By making race car cockpits safer, Lear Corp. hopes to translate those lessons to the business of making seats for mass production.
The supplier said it will begin testing a prototype seat this fall that is a direct carryover from its work in racing. The seat is designed to provide greater back support with a radically different shape.
The Southfield, Mich., supplier of seating and interior components is working with Brock Walker, a chiropractor who has developed several seats for motor sports teams. Walker owns TracTec Ltd. of Okemos, Mich., which he founded five years ago to build race car seats.
Lear will lend its expertise in materials and manufacturing to the partnership with Walker, who has committed to an exclusive working relationship with the supplier. Walker is an expert in the way body position and seating affect driver safety and fatigue. He said the partnership would share its research with any race team that expressed an interest.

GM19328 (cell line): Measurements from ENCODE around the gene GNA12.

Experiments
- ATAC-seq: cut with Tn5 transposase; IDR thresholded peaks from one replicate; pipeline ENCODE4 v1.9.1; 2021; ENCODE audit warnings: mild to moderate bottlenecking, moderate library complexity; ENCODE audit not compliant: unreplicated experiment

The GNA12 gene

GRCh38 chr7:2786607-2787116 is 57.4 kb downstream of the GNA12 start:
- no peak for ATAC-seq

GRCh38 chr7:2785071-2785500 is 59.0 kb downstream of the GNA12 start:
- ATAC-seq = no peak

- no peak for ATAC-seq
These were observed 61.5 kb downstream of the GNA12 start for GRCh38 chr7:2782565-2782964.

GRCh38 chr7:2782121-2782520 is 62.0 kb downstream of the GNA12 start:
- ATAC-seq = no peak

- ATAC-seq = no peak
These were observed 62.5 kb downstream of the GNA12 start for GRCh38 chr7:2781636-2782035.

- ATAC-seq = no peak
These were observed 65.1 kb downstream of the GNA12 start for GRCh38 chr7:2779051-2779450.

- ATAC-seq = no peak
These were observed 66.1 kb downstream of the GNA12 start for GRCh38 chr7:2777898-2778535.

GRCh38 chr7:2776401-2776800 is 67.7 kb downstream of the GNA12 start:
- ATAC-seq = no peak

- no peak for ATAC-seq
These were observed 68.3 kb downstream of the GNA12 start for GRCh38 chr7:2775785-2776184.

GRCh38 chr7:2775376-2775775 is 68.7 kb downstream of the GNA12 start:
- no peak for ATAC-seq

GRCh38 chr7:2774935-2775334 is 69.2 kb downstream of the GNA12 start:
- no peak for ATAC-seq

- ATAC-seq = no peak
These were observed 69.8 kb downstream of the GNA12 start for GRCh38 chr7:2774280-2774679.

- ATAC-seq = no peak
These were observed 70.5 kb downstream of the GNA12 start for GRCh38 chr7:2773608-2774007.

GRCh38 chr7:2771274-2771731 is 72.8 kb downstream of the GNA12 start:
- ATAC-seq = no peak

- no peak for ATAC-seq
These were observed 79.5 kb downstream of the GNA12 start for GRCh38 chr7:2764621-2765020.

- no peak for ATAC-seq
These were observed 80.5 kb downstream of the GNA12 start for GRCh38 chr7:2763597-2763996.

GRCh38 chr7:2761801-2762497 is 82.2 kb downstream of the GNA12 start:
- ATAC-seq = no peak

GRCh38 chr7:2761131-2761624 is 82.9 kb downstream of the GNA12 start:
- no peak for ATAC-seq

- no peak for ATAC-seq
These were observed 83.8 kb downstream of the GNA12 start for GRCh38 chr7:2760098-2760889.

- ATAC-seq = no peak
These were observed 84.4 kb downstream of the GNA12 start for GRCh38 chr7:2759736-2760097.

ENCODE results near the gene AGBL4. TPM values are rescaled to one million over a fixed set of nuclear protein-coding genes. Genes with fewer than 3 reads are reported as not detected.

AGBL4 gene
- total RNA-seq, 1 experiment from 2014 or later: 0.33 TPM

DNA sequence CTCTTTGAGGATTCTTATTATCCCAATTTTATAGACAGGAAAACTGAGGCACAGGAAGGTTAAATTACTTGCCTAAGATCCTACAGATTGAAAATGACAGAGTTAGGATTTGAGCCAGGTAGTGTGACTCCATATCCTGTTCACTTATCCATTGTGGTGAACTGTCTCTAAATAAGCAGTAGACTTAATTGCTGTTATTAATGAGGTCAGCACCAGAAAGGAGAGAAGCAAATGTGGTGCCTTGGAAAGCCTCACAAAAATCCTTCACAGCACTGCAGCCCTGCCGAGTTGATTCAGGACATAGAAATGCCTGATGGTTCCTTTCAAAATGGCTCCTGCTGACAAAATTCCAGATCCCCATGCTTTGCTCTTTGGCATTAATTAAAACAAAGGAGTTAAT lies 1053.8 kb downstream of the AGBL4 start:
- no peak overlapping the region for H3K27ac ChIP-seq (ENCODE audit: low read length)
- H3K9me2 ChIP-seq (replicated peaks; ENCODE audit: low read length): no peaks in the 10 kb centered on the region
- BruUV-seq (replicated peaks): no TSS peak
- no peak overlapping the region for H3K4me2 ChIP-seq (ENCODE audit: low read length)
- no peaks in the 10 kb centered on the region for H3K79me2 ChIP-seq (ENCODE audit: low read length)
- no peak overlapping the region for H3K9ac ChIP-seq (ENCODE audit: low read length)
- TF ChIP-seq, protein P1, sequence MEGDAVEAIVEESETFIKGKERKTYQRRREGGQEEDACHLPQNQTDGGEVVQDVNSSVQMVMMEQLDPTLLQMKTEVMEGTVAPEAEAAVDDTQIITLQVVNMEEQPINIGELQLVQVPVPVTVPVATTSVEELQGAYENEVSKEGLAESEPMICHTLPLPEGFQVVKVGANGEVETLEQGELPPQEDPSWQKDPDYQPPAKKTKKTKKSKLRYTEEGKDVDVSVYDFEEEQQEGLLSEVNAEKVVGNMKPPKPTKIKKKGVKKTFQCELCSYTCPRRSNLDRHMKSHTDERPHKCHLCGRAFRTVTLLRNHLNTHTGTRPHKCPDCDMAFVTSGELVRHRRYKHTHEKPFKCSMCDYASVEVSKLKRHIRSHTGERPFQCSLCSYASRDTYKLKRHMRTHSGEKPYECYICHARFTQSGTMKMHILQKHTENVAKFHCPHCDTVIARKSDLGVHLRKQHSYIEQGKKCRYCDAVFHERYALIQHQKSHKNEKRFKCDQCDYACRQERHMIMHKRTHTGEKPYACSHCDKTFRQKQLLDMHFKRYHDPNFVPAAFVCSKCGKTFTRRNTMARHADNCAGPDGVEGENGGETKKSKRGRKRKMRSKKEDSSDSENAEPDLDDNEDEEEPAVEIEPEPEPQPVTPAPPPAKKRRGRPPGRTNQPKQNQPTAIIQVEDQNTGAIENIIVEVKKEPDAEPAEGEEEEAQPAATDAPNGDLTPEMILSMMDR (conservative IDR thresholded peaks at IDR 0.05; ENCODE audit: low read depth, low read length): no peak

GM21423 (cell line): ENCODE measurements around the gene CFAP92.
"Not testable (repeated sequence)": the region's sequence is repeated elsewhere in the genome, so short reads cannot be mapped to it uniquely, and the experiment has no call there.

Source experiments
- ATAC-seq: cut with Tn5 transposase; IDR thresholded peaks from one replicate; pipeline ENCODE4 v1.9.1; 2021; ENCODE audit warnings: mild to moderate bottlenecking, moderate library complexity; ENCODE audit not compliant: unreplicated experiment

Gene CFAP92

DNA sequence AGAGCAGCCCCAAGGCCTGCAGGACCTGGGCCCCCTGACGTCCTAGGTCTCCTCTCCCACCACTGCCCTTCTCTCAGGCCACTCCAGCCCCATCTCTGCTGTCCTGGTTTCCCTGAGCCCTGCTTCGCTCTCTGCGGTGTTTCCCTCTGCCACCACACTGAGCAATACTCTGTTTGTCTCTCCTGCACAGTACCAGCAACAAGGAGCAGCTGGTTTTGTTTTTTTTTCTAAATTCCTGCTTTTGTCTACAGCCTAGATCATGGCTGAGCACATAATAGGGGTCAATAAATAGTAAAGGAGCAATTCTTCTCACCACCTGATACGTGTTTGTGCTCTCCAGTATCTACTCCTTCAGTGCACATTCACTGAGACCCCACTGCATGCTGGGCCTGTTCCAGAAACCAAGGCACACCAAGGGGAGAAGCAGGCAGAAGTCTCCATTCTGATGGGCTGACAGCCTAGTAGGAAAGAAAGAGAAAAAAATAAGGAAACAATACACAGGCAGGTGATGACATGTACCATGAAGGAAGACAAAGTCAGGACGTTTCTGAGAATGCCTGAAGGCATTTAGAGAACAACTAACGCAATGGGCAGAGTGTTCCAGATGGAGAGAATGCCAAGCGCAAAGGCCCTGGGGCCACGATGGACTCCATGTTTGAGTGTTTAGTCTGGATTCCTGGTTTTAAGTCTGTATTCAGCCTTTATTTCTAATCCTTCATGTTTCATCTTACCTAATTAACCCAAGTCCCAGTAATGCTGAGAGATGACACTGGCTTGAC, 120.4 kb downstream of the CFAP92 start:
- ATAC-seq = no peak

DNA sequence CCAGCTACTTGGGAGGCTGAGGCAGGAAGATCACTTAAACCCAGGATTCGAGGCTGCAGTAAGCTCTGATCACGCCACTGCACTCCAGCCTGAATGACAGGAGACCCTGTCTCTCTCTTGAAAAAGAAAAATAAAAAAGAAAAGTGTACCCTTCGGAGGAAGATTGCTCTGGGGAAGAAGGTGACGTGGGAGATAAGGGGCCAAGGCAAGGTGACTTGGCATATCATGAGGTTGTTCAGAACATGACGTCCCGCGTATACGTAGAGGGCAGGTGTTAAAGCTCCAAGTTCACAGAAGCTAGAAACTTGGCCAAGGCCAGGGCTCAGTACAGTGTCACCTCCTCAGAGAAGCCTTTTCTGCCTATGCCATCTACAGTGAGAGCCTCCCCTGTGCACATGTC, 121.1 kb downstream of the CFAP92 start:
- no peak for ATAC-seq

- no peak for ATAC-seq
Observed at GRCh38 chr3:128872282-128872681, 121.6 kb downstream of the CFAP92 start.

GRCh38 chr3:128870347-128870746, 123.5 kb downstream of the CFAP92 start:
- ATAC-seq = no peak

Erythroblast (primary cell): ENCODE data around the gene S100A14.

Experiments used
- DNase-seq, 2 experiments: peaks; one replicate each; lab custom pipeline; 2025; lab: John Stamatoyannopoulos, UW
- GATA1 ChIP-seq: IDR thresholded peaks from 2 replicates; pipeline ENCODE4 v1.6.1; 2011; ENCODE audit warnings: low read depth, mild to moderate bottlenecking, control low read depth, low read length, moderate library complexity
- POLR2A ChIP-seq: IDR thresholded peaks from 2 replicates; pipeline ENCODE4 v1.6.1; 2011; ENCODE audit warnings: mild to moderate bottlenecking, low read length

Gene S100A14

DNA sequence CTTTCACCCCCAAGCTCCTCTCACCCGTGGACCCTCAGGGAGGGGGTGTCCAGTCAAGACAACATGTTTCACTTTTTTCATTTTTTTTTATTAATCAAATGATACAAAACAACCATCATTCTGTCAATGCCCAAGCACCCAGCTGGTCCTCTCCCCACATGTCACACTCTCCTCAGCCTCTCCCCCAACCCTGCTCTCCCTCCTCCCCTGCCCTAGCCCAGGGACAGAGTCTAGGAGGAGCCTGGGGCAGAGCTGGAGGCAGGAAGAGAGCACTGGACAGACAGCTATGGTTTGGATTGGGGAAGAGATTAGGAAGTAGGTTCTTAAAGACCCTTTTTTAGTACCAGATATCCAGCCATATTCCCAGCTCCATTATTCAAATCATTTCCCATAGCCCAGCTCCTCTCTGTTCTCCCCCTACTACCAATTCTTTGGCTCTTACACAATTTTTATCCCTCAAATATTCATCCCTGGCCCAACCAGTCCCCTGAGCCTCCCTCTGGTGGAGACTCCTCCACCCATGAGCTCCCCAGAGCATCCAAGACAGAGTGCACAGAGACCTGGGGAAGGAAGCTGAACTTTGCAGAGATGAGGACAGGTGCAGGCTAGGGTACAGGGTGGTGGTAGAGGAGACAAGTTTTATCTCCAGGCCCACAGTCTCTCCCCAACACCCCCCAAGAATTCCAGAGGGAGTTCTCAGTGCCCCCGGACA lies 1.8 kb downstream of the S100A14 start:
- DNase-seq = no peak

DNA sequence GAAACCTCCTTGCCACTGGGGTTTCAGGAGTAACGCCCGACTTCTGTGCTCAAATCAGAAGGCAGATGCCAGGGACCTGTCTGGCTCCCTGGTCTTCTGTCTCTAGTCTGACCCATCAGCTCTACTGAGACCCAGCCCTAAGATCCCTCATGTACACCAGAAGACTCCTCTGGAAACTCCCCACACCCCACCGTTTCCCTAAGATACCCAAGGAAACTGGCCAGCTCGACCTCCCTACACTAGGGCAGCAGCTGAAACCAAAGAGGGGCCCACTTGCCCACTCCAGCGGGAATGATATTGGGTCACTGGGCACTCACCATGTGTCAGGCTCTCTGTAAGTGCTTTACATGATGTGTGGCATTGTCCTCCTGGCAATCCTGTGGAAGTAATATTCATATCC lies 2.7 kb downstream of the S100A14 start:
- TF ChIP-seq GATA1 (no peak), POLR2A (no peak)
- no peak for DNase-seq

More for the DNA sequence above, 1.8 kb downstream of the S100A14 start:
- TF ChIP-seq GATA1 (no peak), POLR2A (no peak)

Lear CEO Kenneth Way said the company's involvement in racing will pay off in new products and features for its main business. 'We firmly believe it's going to make Lear a better company in serving its customers,' he said.
Lear is the third-largest supplier of original-equipment parts to North America, according to Automotive News statistics.
The company is also hoping that its involvement in racing will make its name more familiar in some of its newer markets, such as Europe, said Dan Jannette, vice president of the technology division.
Lear will work with a dozen race drivers and focus on cockpit safety, he said. The company does not sponsor a car. At a press briefing in Detroit this month, the supplier released concept sketches of a racing seat that it plans to test in fall. The concept is the first to result from the partnership of Lear and Walker.
Several race drivers, who were in town for the Detroit Grand Prix, also were on hand to discuss the sport's greater interest in cockpit design and seat safety.